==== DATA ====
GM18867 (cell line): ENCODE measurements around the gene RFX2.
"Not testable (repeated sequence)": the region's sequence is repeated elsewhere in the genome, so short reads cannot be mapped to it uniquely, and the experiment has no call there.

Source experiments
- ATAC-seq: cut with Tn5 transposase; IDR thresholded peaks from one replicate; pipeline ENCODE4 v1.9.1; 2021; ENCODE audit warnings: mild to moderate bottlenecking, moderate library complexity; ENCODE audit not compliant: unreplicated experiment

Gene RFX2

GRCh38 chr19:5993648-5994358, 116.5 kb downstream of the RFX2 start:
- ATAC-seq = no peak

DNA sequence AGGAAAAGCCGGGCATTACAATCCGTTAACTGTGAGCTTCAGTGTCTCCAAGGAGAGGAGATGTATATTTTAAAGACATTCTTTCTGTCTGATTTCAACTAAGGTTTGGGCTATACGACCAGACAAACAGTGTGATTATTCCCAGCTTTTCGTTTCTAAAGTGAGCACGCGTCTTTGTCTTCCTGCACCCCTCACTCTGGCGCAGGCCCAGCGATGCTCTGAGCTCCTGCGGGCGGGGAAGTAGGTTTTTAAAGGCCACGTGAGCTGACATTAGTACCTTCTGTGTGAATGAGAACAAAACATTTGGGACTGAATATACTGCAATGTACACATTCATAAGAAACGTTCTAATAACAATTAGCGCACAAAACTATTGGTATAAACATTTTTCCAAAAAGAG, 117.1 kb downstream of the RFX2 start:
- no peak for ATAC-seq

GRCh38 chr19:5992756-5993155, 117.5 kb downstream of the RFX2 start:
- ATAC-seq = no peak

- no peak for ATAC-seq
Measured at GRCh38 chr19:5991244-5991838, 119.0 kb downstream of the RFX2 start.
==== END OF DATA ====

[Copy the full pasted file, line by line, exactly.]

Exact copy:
GM18867 (cell line): ENCODE measurements around the gene RFX2.
"Not testable (repeated sequence)": the region's sequence is repeated elsewhere in the genome, so short reads cannot be mapped to it uniquely, and the experiment has no call there.

Source experiments
- ATAC-seq: cut with Tn5 transposase; IDR thresholded peaks from one replicate; pipeline ENCODE4 v1.9.1; 2021; ENCODE audit warnings: mild to moderate bottlenecking, moderate library complexity; ENCODE audit not compliant: unreplicated experiment

Gene RFX2

GRCh38 chr19:5993648-5994358, 116.5 kb downstream of the RFX2 start:
- ATAC-seq = no peak

DNA sequence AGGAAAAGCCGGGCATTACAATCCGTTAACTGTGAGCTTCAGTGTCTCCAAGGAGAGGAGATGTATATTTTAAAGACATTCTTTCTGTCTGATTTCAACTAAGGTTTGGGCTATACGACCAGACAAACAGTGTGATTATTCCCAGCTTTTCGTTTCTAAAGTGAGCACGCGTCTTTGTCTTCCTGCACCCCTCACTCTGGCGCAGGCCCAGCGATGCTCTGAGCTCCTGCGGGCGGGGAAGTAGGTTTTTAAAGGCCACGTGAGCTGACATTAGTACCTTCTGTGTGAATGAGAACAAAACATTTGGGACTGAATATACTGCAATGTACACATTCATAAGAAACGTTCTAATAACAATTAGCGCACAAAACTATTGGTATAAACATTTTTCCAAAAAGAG, 117.1 kb downstream of the RFX2 start:
- no peak for ATAC-seq

GRCh38 chr19:5992756-5993155, 117.5 kb downstream of the RFX2 start:
- ATAC-seq = no peak

- no peak for ATAC-seq
Measured at GRCh38 chr19:5991244-5991838, 119.0 kb downstream of the RFX2 start.